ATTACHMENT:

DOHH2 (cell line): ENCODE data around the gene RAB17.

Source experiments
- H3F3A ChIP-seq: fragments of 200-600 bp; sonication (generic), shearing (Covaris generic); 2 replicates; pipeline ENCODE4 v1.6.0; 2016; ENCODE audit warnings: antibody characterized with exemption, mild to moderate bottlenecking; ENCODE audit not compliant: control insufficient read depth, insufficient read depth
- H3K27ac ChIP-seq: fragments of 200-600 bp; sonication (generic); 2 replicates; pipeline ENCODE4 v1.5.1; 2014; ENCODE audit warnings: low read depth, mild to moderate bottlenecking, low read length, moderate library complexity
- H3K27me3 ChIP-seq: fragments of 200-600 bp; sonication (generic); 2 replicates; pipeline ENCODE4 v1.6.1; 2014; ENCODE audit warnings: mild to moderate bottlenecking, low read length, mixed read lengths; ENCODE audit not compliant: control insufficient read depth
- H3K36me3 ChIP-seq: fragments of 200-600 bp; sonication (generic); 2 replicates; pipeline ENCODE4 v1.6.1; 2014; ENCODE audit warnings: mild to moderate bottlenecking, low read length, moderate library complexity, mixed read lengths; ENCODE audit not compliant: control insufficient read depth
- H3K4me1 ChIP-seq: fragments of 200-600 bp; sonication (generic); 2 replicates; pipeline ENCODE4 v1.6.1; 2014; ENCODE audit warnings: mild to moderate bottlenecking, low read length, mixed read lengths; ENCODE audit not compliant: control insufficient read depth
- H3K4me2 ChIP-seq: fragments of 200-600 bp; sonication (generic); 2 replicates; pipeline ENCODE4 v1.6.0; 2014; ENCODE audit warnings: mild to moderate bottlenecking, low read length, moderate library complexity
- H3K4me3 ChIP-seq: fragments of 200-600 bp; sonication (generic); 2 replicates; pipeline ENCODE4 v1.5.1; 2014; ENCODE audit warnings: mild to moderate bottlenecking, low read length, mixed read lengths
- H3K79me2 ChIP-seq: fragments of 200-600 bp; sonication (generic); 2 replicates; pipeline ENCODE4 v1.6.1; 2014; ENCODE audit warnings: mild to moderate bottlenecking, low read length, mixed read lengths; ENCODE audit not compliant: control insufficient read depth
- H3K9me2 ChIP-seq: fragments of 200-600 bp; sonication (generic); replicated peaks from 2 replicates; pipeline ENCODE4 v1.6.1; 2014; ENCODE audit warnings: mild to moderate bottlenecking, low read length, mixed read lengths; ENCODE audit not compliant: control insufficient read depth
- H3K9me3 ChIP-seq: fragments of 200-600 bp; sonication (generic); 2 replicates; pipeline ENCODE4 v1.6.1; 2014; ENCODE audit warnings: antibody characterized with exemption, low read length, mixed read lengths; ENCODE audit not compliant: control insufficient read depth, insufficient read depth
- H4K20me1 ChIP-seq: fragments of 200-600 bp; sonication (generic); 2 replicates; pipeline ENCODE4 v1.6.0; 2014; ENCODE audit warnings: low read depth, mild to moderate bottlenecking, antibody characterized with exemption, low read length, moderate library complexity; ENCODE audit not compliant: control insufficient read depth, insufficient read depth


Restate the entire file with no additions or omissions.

DOHH2 (cell line): ENCODE data around the gene RAB17.

Source experiments
- H3F3A ChIP-seq: fragments of 200-600 bp; sonication (generic), shearing (Covaris generic); 2 replicates; pipeline ENCODE4 v1.6.0; 2016; ENCODE audit warnings: antibody characterized with exemption, mild to moderate bottlenecking; ENCODE audit not compliant: control insufficient read depth, insufficient read depth
- H3K27ac ChIP-seq: fragments of 200-600 bp; sonication (generic); 2 replicates; pipeline ENCODE4 v1.5.1; 2014; ENCODE audit warnings: low read depth, mild to moderate bottlenecking, low read length, moderate library complexity
- H3K27me3 ChIP-seq: fragments of 200-600 bp; sonication (generic); 2 replicates; pipeline ENCODE4 v1.6.1; 2014; ENCODE audit warnings: mild to moderate bottlenecking, low read length, mixed read lengths; ENCODE audit not compliant: control insufficient read depth
- H3K36me3 ChIP-seq: fragments of 200-600 bp; sonication (generic); 2 replicates; pipeline ENCODE4 v1.6.1; 2014; ENCODE audit warnings: mild to moderate bottlenecking, low read length, moderate library complexity, mixed read lengths; ENCODE audit not compliant: control insufficient read depth
- H3K4me1 ChIP-seq: fragments of 200-600 bp; sonication (generic); 2 replicates; pipeline ENCODE4 v1.6.1; 2014; ENCODE audit warnings: mild to moderate bottlenecking, low read length, mixed read lengths; ENCODE audit not compliant: control insufficient read depth
- H3K4me2 ChIP-seq: fragments of 200-600 bp; sonication (generic); 2 replicates; pipeline ENCODE4 v1.6.0; 2014; ENCODE audit warnings: mild to moderate bottlenecking, low read length, moderate library complexity
- H3K4me3 ChIP-seq: fragments of 200-600 bp; sonication (generic); 2 replicates; pipeline ENCODE4 v1.5.1; 2014; ENCODE audit warnings: mild to moderate bottlenecking, low read length, mixed read lengths
- H3K79me2 ChIP-seq: fragments of 200-600 bp; sonication (generic); 2 replicates; pipeline ENCODE4 v1.6.1; 2014; ENCODE audit warnings: mild to moderate bottlenecking, low read length, mixed read lengths; ENCODE audit not compliant: control insufficient read depth
- H3K9me2 ChIP-seq: fragments of 200-600 bp; sonication (generic); replicated peaks from 2 replicates; pipeline ENCODE4 v1.6.1; 2014; ENCODE audit warnings: mild to moderate bottlenecking, low read length, mixed read lengths; ENCODE audit not compliant: control insufficient read depth
- H3K9me3 ChIP-seq: fragments of 200-600 bp; sonication (generic); 2 replicates; pipeline ENCODE4 v1.6.1; 2014; ENCODE audit warnings: antibody characterized with exemption, low read length, mixed read lengths; ENCODE audit not compliant: control insufficient read depth, insufficient read depth
- H4K20me1 ChIP-seq: fragments of 200-600 bp; sonication (generic); 2 replicates; pipeline ENCODE4 v1.6.0; 2014; ENCODE audit warnings: low read depth, mild to moderate bottlenecking, antibody characterized with exemption, low read length, moderate library complexity; ENCODE audit not compliant: control insufficient read depth, insufficient read depth